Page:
U.S. Air Force Awards $336M Contract to Boeing to Begin Satellite Production
Boeing Space and Communications (S&C), a unit of The Boeing Company [NYSE: BA], has received $336.4 million in funding from the U.S. Air Force to build the first two satellites in the Wideband Gapfiller Satellite (WGS) system. The contract also includes long-lead material for a third satellite. With all options exercised, the contract for up to six satellites has a total potential value of $1.3 billion. WGS is a multi-spacecraft constellation designed to provide improved communications support to America's warfighters.
Boeing Satellite Systems, the satellite-manufacturing arm of Boeing S&C, will build the Boeing 702 model satellites in El Segundo, Calif. The first satellite is scheduled to launch in early 2004, with the second one to follow in 2005.
The January 2001 contract for $160.3 million covered design and advance parts procurement for WGS, a high-capacity satellite communications system that will support the warfighter with newer and far greater capabilities than those provided by current systems.
"I'm pleased that we are now beginning production of WGS. Boeing, its industry partners, and the government have worked at a rapid pace in a cooperative, commercial-like acquisition environment to move through many significant milestones leading up to WGS spacecraft production, " said Lt. Col. Brian Magazu, the WGS program manager at U.S. Air Force Space and Missile Systems Center (SMC) in Los Angeles.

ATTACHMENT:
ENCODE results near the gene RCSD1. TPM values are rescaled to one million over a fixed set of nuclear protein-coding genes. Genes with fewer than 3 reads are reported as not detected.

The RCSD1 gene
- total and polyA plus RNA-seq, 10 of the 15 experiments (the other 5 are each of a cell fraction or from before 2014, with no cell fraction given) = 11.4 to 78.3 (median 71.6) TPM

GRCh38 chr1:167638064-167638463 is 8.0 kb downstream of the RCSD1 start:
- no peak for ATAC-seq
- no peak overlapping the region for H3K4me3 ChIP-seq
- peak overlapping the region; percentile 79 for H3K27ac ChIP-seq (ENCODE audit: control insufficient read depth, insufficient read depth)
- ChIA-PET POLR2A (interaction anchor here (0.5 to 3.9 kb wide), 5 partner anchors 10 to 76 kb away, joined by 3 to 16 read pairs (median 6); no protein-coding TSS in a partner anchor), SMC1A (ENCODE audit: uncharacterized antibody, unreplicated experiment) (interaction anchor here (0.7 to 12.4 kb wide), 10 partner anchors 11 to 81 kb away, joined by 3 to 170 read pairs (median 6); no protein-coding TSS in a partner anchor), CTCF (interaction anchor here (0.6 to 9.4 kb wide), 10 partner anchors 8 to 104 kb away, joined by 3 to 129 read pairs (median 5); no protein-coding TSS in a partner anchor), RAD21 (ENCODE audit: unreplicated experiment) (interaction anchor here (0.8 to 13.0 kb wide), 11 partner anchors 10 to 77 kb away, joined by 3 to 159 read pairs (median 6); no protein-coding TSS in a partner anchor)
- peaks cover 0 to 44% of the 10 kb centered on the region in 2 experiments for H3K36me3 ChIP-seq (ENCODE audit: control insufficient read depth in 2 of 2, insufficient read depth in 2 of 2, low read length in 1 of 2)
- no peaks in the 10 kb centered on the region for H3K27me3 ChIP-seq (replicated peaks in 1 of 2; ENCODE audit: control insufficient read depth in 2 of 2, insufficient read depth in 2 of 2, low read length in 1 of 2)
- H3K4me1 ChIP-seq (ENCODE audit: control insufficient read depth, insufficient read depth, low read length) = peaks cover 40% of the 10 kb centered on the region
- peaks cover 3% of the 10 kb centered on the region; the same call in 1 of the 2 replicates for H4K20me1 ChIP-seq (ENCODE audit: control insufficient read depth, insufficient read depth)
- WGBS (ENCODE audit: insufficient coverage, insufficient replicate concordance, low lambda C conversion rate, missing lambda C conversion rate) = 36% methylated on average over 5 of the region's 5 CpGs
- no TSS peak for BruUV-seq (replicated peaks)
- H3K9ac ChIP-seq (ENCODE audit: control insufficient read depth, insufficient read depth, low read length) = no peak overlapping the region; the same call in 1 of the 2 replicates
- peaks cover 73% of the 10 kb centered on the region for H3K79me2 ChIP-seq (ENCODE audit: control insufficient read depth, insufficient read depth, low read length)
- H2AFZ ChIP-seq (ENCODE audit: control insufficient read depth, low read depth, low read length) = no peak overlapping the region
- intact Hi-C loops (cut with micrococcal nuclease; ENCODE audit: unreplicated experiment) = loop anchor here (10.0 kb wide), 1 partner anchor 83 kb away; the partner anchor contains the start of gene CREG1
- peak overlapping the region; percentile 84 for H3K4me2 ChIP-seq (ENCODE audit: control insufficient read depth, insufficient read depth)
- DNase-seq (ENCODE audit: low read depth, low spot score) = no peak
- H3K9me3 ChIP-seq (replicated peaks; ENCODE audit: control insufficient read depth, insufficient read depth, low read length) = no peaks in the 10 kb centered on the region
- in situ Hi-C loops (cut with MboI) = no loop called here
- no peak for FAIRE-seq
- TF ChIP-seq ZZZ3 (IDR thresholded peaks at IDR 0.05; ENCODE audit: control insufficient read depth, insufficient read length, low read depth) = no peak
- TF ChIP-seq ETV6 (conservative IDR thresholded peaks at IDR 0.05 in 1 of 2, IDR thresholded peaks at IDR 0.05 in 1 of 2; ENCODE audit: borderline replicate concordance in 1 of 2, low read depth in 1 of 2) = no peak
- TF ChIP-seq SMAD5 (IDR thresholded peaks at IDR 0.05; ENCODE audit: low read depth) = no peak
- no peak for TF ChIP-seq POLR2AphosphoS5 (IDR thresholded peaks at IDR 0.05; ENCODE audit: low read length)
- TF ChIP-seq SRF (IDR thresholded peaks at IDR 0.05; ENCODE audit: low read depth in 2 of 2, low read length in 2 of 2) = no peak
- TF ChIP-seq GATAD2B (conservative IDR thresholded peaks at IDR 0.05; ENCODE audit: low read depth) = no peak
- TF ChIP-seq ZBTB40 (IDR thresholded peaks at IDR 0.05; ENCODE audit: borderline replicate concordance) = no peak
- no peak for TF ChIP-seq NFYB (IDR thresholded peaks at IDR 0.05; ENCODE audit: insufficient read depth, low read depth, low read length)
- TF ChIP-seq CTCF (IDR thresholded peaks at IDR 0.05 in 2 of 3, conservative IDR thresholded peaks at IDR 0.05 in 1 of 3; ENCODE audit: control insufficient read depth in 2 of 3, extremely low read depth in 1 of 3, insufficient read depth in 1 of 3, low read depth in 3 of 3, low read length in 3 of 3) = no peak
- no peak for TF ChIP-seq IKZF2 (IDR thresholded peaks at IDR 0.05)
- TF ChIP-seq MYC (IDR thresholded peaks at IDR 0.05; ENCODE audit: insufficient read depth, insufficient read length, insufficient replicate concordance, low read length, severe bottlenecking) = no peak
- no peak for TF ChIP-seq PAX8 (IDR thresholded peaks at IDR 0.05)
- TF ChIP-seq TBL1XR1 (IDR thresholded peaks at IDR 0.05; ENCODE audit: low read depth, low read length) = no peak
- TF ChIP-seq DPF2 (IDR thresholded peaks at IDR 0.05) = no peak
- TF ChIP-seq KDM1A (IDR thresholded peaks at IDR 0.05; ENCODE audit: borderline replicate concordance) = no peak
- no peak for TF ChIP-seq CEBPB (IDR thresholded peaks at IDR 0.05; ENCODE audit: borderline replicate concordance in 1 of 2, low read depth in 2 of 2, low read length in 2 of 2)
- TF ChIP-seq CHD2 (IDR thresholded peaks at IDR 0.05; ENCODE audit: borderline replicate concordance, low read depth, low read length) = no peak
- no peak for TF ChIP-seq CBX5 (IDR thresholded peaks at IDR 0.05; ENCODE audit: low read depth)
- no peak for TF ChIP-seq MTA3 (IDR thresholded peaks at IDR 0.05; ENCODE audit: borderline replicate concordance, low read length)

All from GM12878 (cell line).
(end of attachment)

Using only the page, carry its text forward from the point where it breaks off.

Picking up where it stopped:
"The WGS satellites will provide more than 10 times the capability of the current generation of communications satellites," said Randy Brinkley, president of Boeing Satellite Systems. "As importantly, the WGS program is successfully fulfilling the DoD's efforts to procure systems more quickly and efficiently. The timeliness of this latest success is an endorsement of our team's commercial acquisition approach, and of the advanced commercial technology we will leverage into this program," Brinkley said.
The WGS System Program Office at SMC last year received the Air Force's John J. Welch Award for Excellence in Acquisition Management based on the program office's aggressive pursuit of acquisition-reform strategies including commercial item acquisition methods. The WGS program also successfully passed the preliminary design review milestone last August.
Design will continue through this summer while the team begins producing payload units for integration into the satellite early next year. The ground control equipment is being developed in parallel. The first launch of a WGS satellite will take place aboard a Boeing Delta IV rocket provided by the Air Force through the Evolved Expendable Launch Vehicle (EELV) program.
As WGS prime contractor and overall systems integrator, Boeing leads a team of satellite communications industry leaders. Harris Corp. supplies expertise in terminal and payload interfaces as well as the satellite Ka-band antenna subsystem. ITT Industries is integrating the payload control segment. Northrop Grumman Information Technology is leading the effort in system security engineering. Science Applications International Corp. (SAIC) supports the overall WGS systems engineering effort.
Boeing Space and Communications (S&C), headquartered in Seal Beach, Calif., is the world's largest space and communications company. A unit of The Boeing Company, S&C provides integrated solutions in launch services, human space flight and exploration, missile defense, and information and communications. It is NASA's largest contractor; a leading provider of space-based communications; the primary systems integrator for U.S. missile defense; and a leading provider of intelligence, surveillance and reconnaissance. The global enterprise has customers worldwide and manufacturing operations throughout the United States and Australia.